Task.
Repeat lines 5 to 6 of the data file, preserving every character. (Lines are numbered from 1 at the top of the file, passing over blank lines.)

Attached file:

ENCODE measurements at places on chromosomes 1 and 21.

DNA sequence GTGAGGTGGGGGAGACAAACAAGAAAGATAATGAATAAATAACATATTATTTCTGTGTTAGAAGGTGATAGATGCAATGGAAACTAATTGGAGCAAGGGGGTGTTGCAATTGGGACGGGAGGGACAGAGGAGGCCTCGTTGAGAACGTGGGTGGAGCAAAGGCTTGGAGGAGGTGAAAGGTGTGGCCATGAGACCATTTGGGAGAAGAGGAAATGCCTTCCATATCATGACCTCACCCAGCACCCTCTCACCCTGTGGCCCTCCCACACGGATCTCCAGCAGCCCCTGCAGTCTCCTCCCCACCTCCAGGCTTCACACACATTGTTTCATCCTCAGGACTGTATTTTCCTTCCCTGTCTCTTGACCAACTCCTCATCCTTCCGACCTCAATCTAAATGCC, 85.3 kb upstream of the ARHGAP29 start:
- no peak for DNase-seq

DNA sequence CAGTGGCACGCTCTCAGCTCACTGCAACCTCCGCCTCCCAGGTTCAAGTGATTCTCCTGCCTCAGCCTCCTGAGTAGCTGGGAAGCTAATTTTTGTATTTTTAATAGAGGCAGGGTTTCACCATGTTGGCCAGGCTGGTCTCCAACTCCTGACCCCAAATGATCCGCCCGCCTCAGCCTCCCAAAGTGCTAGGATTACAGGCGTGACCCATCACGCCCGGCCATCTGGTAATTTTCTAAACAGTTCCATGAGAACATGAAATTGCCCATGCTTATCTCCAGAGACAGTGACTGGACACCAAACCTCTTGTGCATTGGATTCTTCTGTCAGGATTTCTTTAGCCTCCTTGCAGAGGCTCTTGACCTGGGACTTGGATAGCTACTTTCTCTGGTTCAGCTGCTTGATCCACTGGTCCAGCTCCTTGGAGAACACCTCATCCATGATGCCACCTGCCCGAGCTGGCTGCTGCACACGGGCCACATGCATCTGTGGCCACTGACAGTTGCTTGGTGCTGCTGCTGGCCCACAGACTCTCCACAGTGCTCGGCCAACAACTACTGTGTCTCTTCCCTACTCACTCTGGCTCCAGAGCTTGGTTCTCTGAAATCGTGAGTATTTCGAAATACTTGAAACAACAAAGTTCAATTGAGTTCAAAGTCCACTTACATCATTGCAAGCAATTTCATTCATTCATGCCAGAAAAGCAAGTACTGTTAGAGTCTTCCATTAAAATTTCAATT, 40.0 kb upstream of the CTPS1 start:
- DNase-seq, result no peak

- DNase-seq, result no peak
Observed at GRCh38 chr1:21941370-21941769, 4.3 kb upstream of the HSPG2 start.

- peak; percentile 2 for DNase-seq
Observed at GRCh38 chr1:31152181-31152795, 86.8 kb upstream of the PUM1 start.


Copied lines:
- DNase-seq, result no peak

- DNase-seq, result no peak